If you ever use the entrance to Seven Sisters station on Seven Sisters Road, you’ve probably noticed that the kiosk outside the station, which had been neglected for many years, has had a dramatic revamp.
Now named Clay Station, the plan is to turn the new space into a coffee shop. Clay Station was part of the Art on the Underground project by TfL. Art on the Underground was started in 2000 and aims to maintain ‘art as a central element of Transport for London’s identity and engage passengers and staff in a sense of shared ownership’.
They also collaborated with A New Direction and Create Jobs on another part of the project, to run two traineeships with young people from North London, Abigail Holsborough and Anthony Walsh, where they had the opportunity to take part in clay induction training and gain hands-on making experience.
DT managed to have a quick chat with Mat Leung of Assemble, the architecture firm behind the design, along with Matt Raw, the artist responsible for the eye catching tiles.
DT: Mat, how did you come up with the initial design and idea for the site?
Mat: The project was a bit of a slow burner initially and we went through a few different approaches before we settled on bringing the kiosk back in to use. Once we started to think about it, it seemed obvious that focusing our energies on this small corner of the site would have the most transformative effect. The kiosk had been derelict for so long that no one remembered it ever being open.
We felt like it was important that the remedial works were seen as an opportunity to create a more significant, more civic structure, so we added a tower and built out columns and seats. We wanted to make tiles which were clearly handmade and showed that time and care had been invested in to what is quite a modest… corner of the city.
DT: What part of the project are you most pleased with?
Mat: We’re really looking forward to the kiosk opening, but until then, it is great to walk past and see people sitting on the seats, the occasional quizzical look and the odd photograph being taken. If nothing else, I’d like to think it generates a sense of curiosity.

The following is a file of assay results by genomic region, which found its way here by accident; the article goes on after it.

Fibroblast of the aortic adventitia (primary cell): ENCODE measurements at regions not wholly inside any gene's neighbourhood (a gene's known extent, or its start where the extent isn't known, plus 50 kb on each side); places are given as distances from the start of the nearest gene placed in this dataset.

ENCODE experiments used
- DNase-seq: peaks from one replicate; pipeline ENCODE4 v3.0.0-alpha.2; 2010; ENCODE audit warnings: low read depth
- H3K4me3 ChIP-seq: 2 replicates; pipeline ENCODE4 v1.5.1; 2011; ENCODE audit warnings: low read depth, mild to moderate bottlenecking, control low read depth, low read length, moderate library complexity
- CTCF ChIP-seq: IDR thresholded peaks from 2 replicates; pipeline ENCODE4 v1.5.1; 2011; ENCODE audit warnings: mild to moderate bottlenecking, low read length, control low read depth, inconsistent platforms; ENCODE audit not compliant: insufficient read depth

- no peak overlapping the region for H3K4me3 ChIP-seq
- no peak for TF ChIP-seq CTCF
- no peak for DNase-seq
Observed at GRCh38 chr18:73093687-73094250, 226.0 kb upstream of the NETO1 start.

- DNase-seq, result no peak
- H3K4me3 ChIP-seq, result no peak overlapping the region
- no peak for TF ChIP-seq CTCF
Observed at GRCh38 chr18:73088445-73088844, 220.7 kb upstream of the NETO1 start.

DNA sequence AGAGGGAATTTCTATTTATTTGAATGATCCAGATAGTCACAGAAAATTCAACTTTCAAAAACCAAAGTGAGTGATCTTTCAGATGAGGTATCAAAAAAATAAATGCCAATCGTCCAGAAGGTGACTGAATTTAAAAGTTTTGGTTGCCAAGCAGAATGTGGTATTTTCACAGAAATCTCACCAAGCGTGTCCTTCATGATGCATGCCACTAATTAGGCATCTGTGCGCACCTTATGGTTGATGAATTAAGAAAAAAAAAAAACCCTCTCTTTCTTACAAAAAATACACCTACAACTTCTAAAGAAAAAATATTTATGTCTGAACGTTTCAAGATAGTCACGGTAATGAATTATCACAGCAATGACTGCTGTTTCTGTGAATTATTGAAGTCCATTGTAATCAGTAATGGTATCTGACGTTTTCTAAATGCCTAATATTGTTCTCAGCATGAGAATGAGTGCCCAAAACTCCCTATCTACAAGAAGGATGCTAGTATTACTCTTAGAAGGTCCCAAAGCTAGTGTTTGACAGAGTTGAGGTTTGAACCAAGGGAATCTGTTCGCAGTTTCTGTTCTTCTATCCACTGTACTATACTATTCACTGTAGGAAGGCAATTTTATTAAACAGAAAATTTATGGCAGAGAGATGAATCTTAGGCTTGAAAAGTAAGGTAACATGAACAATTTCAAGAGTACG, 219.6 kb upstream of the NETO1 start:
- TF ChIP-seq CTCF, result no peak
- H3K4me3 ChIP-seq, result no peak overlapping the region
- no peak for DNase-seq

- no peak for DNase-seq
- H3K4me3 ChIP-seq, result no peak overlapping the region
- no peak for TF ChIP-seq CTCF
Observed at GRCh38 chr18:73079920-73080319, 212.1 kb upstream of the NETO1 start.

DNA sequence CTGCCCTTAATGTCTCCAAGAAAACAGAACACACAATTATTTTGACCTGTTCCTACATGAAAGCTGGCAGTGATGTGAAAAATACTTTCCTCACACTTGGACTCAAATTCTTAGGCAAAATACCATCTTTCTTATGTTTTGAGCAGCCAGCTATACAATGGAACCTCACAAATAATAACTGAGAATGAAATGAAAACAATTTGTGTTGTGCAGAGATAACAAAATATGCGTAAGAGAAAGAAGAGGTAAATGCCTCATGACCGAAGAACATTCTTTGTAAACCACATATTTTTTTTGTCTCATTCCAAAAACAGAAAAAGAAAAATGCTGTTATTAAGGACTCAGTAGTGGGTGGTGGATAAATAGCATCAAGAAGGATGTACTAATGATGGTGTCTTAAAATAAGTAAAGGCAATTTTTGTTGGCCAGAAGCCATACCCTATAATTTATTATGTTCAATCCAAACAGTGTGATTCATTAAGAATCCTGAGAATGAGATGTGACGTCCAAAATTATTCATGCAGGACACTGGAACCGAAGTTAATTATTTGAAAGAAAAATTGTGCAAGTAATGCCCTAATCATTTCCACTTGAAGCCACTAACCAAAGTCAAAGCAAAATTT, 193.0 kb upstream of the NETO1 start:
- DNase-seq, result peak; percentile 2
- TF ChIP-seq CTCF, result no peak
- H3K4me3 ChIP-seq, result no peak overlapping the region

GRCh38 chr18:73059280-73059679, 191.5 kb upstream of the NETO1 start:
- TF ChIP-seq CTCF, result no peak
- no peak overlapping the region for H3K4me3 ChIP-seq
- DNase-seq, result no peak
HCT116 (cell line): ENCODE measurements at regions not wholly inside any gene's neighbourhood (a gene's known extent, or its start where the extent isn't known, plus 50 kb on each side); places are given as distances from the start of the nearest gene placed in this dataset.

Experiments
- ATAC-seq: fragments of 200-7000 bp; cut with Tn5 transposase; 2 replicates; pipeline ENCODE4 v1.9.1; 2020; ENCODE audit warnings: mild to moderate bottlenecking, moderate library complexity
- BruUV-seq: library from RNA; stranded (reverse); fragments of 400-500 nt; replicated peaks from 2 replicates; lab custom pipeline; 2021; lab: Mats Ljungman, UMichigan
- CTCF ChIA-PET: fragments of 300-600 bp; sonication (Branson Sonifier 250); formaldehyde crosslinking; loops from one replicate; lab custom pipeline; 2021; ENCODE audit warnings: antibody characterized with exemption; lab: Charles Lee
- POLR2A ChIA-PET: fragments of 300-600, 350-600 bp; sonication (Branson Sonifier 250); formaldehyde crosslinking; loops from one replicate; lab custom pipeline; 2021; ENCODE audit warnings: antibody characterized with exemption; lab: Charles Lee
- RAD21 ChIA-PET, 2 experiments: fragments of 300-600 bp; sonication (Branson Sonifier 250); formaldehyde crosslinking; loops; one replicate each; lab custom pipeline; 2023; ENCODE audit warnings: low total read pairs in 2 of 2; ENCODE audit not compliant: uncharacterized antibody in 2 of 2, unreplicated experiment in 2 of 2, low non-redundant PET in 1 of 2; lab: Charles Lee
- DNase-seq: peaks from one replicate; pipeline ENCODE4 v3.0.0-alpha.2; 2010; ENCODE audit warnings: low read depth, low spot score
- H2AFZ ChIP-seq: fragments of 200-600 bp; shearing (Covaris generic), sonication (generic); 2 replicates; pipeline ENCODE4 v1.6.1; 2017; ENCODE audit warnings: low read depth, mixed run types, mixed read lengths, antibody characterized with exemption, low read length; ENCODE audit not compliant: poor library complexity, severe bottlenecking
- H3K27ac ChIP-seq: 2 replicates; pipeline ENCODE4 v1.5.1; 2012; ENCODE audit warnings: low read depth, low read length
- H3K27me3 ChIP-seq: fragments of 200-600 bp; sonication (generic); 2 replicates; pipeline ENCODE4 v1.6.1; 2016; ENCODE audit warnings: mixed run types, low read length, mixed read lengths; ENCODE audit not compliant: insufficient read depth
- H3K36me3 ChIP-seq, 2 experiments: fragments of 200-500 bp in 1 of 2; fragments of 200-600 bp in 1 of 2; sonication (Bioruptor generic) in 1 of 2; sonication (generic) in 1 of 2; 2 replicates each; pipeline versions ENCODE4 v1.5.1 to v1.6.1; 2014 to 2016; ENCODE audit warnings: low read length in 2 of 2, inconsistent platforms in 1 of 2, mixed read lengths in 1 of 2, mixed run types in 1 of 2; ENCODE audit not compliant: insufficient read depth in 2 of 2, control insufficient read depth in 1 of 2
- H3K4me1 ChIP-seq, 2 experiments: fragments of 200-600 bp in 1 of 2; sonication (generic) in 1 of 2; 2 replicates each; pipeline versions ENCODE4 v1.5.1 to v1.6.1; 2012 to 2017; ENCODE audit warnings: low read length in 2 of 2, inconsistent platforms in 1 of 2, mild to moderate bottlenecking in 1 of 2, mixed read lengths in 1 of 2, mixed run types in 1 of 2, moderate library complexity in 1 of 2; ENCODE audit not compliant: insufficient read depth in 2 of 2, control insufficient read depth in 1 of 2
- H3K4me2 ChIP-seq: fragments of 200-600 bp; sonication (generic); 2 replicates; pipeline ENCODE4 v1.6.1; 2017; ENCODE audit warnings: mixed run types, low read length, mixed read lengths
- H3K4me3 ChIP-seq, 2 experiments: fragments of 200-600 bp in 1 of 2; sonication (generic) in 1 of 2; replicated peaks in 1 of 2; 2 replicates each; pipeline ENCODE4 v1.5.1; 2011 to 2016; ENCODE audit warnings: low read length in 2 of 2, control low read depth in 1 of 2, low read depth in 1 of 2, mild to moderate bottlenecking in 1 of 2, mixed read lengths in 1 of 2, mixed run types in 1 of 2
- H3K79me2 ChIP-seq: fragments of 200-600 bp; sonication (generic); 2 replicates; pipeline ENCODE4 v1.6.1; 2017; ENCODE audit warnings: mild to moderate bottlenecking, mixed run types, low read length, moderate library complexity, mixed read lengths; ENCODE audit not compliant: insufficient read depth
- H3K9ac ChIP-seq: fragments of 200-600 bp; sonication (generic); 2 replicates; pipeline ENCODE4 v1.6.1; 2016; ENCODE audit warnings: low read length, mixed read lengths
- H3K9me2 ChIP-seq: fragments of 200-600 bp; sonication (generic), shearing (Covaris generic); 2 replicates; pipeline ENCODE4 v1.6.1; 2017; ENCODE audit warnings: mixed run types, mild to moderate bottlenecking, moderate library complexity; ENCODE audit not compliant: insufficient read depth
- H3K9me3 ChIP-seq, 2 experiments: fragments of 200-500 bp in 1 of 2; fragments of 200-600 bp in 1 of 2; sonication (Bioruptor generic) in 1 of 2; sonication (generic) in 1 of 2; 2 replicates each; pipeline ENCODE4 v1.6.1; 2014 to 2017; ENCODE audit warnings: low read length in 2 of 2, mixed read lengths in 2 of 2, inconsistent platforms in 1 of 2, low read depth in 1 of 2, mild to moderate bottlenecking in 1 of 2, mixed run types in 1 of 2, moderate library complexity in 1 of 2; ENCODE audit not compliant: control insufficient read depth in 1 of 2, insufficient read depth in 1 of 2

DT: What do you think the trainees gained from being involved in the project?
Mat: They certainly know how to roll tiles now! I hope Abigail and Anthony got a lot, not only from the process, but the research trips and mentoring that were part of the programme.
DT: Tottenham is an area rich with heritage, are there any other local buildings you’d love to work with?
Mat: We did have a brief conversation some time ago about the Seven Sisters Indoor Market which we didn’t pursue as production started up on Clay Station. It would be great to work with this building, although it’s obviously quite a contentious topic at present.
Once Assemble had made some progress on the initial designs of Clay Station, and had decided tiles were going to play a predominant role, they bought Matt Rew on board.
DT: What techniques did you use to make the tiles? How did you come up with the colours and pattern?
Matt: We hand-rolled every tile! Simply a rolling pin and some clay. The colours came from mixing stain into the clay body itself (rather than giving a coloured glaze to a plain white tile). We tested lots of colours and combinations and then chose our pallet.
DT: Did having a kiln on site change or affect your overall experience of the project?
Matt: No, not in the end. Complications in the build of the kiosk meant that we fired all of the tiles at Assemble’s studio in Bermondsey, and had help at the end of the production from Central St Martins University in Kings Cross. We did roll some of the yellow tiles inside of the kiosk though.
DT: What was it like working with the trainees?
Matt: It was a pleasure to work with Anthony and Abigail. They beat stiff competition to secure the two spots, and were enthusiastic from the off. Our team was a well oiled machine by the end!